Chrissie’s review of Team of Rivals: The Political Genius of Abraham Lincoln > Likes and Comments

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message 1: by Diane S ☔ (new)

Diane S ☔ I recently saw the movie made from this book. IT was fantastic! I also received this book as an early Xmas present from a friend. Usually I read the book first but in this case I am hoping that the movie helps me put a face (even if they are only actors) to the many players in this book.


message 2: by Laura (new)

Laura I've been reading the reviews on this and wondering if I should bump it up my list?


message 3: by Chrissie (last edited Dec 21, 2012 09:54PM) (new)

Chrissie I have listened to the introduction and I already enjoy it. It is clear. I am always worried that politics will be difficult because you have to know so much before you open the covers. This I think will be as good as No Ordinary Time: Franklin and Eleanor Roosevelt. The author adds such information to make the people normal, like you and me! That is important for me. I want to know about the whole personality, not just their deeds.

Oh, is there a movie? That is why everybody is reading it! I didn't know.


message 4: by Laura (new)

Laura I'll be curious if your opinion changes as you progress. You make a good point!


message 5: by Chrissie (new)

Chrissie We are both listening to it.

Maybe I expected the wrong thing from this book. I want to leave it feeling I have met Lincoln and he has become a close friend. But look at the title. This book is about a group of people and what they achieved together. You get lots of details about them too: Seward, Chase, Bates and others. By comparing how they are similar and different you get a better idea of what makes Lincoln Lincoln. I must be patient.


message 6: by Suzanne (new)

Suzanne I own this book and hope to get to it next year. You're right, Chrissie - this isn't a presidential biography, but rather a look into a particular time in history. I love history, so I will probably enjoy this book.


message 7: by Laura (new)

Laura There must be a quintessential Lincoln bio. I'll see if I can find one. I see what you're looking for. I wonder if in the end, you will have that feeling about Lincoln. I love presidential bios.


message 8: by Chrissie (last edited Dec 24, 2012 03:08AM) (new)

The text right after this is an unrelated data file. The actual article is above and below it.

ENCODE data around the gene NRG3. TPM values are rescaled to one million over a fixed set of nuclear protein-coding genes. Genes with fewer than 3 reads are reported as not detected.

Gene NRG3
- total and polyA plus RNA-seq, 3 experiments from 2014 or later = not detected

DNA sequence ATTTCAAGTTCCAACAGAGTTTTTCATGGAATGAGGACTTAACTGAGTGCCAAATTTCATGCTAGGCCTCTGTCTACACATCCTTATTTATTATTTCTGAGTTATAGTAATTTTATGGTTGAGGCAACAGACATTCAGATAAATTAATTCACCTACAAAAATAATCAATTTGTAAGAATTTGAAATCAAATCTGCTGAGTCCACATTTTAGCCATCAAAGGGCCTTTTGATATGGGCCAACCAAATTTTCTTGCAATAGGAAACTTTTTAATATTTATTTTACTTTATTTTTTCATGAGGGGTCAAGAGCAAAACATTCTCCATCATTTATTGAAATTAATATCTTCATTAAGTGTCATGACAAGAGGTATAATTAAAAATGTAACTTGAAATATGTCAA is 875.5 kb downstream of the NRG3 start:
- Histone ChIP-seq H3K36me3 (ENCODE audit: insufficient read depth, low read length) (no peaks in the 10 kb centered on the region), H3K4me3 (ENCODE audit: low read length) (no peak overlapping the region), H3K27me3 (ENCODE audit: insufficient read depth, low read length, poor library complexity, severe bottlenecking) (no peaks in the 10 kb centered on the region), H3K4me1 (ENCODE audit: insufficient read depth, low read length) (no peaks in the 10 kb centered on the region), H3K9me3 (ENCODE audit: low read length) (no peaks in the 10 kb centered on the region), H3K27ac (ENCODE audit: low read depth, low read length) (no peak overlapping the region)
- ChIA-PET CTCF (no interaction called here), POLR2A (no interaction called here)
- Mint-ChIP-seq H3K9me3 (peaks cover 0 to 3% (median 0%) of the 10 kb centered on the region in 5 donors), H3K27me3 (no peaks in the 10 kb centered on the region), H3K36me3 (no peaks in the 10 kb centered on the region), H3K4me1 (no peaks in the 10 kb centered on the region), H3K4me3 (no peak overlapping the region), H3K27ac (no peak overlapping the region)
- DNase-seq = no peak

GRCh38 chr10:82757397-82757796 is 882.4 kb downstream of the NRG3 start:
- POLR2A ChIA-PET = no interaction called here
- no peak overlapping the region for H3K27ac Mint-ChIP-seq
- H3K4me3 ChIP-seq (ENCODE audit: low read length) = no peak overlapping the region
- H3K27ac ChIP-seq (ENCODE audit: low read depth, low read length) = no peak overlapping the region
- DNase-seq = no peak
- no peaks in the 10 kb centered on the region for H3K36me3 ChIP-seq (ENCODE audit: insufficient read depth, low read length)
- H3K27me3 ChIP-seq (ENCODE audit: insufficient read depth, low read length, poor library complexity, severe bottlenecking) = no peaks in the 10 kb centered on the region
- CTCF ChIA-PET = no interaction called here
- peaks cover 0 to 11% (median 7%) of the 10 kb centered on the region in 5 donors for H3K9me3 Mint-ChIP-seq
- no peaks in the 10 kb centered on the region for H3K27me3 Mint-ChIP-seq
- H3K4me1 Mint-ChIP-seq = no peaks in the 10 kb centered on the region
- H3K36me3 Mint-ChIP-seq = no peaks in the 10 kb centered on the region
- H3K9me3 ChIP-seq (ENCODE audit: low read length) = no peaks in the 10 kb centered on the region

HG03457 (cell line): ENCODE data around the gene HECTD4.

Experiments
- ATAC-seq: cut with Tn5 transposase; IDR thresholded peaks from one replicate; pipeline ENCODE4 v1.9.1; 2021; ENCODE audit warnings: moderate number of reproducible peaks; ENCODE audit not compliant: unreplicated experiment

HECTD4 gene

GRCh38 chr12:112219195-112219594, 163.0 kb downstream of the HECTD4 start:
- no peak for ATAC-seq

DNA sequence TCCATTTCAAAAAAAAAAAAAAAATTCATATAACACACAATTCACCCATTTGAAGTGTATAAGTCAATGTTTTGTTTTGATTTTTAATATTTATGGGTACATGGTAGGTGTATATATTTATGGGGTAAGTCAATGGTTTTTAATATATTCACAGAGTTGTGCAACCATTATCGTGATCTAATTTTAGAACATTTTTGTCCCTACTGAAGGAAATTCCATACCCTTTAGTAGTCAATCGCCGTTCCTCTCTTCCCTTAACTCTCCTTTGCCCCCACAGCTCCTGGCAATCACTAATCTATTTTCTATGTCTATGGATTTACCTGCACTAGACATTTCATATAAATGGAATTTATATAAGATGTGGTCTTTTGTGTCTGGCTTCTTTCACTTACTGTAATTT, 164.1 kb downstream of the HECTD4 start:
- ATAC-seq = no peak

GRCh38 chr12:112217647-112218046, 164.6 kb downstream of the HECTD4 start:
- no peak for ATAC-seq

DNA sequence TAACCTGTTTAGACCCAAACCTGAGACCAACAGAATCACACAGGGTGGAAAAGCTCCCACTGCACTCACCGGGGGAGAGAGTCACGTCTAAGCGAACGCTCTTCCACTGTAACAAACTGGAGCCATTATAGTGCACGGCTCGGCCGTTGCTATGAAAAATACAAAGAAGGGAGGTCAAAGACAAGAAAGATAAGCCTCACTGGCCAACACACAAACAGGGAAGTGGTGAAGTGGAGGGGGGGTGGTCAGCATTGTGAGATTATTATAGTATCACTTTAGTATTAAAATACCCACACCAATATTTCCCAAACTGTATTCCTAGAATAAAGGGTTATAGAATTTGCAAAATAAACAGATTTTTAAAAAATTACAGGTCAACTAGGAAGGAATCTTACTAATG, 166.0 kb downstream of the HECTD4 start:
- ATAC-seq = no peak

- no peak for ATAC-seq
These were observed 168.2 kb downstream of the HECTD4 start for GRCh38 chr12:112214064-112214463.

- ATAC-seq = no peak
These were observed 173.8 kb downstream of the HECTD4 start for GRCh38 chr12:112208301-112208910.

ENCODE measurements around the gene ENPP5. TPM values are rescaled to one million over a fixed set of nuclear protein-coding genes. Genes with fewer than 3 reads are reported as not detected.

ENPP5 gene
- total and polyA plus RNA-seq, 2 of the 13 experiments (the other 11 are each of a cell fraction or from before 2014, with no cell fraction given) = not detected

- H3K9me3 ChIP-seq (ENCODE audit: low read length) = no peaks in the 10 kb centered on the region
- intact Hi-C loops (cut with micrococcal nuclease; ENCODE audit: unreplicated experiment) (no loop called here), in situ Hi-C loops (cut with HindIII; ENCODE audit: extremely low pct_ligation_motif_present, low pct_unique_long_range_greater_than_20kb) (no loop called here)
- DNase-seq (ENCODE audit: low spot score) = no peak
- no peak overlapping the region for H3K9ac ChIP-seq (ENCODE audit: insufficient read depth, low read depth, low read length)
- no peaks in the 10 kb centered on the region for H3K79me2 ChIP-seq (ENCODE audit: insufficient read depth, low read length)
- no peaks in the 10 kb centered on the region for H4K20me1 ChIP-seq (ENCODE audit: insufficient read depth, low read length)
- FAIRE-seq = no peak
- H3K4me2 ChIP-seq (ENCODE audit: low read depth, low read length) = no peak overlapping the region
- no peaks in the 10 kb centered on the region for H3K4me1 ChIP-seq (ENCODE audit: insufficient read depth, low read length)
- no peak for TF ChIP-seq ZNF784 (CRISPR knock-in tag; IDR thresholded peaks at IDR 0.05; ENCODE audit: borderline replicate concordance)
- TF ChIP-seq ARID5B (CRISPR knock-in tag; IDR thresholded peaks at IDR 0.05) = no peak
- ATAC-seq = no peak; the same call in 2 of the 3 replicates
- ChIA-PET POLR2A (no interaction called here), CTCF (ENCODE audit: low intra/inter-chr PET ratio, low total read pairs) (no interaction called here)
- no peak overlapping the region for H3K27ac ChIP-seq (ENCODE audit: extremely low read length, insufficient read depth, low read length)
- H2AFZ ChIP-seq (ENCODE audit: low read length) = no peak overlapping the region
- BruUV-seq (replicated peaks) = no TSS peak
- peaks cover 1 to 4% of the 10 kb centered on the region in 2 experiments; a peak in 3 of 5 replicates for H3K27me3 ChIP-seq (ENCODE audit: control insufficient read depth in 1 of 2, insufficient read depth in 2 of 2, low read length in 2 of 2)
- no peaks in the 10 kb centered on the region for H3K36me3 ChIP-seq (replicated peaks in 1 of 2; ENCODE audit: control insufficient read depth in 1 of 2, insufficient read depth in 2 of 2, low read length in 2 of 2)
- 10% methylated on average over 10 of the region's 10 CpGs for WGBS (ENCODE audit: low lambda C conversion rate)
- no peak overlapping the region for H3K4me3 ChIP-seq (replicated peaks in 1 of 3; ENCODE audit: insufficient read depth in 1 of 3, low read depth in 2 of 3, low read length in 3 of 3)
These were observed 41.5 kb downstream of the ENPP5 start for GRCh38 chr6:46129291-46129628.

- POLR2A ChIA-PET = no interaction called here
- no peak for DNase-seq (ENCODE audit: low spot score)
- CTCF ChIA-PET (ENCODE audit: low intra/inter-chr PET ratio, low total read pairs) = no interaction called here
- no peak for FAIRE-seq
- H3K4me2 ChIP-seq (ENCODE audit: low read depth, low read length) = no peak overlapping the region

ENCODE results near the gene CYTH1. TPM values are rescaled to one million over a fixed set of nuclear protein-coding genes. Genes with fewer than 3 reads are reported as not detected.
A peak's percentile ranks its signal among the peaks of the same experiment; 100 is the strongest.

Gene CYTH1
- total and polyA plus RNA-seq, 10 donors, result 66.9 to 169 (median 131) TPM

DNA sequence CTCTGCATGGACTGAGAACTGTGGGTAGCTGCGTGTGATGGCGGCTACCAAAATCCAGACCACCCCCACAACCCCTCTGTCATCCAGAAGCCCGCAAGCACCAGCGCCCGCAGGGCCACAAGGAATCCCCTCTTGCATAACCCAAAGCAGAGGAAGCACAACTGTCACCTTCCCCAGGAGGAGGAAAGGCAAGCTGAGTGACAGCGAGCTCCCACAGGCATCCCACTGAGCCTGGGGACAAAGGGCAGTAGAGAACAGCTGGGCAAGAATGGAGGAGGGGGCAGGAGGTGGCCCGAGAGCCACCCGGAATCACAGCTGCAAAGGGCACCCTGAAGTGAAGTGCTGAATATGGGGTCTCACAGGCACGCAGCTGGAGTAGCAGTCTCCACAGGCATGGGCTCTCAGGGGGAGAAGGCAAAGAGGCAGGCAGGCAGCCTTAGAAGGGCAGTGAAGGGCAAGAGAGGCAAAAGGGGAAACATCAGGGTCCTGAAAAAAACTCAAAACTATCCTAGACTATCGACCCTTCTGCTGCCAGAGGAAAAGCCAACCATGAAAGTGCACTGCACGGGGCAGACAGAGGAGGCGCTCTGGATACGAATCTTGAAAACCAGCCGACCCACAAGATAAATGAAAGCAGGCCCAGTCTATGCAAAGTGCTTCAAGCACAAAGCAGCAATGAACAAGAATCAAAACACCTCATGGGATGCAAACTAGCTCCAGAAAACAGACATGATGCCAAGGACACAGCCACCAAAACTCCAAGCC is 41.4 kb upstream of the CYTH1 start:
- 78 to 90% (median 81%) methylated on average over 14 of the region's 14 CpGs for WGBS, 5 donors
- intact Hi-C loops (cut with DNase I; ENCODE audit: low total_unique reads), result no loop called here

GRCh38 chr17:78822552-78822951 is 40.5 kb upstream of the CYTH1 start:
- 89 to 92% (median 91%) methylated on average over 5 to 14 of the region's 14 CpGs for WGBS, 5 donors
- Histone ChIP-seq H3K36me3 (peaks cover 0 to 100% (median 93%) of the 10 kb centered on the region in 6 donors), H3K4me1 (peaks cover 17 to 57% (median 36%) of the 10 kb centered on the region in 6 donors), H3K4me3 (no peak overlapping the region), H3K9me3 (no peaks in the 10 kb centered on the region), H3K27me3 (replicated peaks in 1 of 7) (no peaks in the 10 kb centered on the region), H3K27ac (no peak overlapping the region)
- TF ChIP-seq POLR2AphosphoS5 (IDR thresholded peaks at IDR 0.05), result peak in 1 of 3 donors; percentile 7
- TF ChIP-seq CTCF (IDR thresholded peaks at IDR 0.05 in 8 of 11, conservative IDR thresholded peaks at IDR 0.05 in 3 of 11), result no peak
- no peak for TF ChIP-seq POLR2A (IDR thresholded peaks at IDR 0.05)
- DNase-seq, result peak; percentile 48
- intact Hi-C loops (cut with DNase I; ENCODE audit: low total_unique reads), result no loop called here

Chrissie Don't get me wrong. I am enjoying the book, but it doesn't stop me from being critical. Much is told rather than shown. This is a book of non-fiction based on the known facts and many, many quotes. Quotes are essential, but through them you are told rather than shown. Of course we also see the Lincoln's actions. They better demonstrate Lincoln's character. I want to not only learn about the events but learn about Lincoln's personality.


message 9: by Laura (new)

Laura I understand. How much is left? Are you up to the halfway point yet?


message 10: by Chrissie (last edited Dec 24, 2012 04:42AM) (new)

Chrissie I am far from the half way point. I am only in the second of the five sections of the audiobook!

It may be too thorough for me? It has everything on the topic of how Lincoln came to power.Not just Lincoln but also how he worked with his compatriots, previous rivals and all the the different political parties and the threat of secession. It is detailed.


message 11: by Laura (new)

Laura Lincoln that is the other one I found that seemed more in line with covering his life that seems to get good reviews. Another brick though.


message 12: by Chrissie (last edited Dec 24, 2012 08:58AM) (new)

Chrissie I checked it out, and have added it too! Thank you. If I read that too I am on my way to becoming a Lincoln expert.

I have just finished part two of the five audiobook sections. The last part was very engaging. The threat of secession is movingly told. This is right before inauguration. Seward has just given a conciliatory speech which has the most ardent Abolitionists furious. What is most interesting is how Lincoln publicly distances himself. Total silence. By doing this he keeps his party together. He in fact did support Seward. This makes me a little uncomfortable. Is he being totally honest and moral by behaving in this manner? We have been told, and I was convinced, he was very moral and very honest. Nobody is perfect, but..... Conversely, if he hadn't done as he did the new administration would start off on a bad note. I am involved, but my husband is not following all of it. This makes me think twice. I am surprised that I can stick with it and not him!!!! Hmph. Yay, for me. True, you know I don't like giving up in the middle of a book.


message 13: by Laura (new)

Laura You GO, History Beast!!!! Proud of you!

My two favorite historical biographies to-date: Benjamin Franklin: An American Life and John Adams. Haven't checked to see if you've read them. I don't know if I could keep up with you, but I'd love to read Alexander Hamilton as a buddy read if you like. My mom loved it, and it gets great reviews.


message 14: by Laura (new)

Laura And favorite current bio: Steve Jobs. Fantastic book. I think you'd be totally fascinated by him.


message 15: by Chrissie (last edited Dec 24, 2012 10:51AM) (new)

Chrissie McCullough is a great author. Loved his Mornings on Horseback, so I added John Adams. Tell me pls, what is so special about John Adams? I did have the book about Franklin. I am a bad buddy reader, people cannot keep up with me. I hate reading a book slowly chapter by chapter to fit others.


message 16: by Laura (last edited Dec 24, 2012 10:52AM) (new)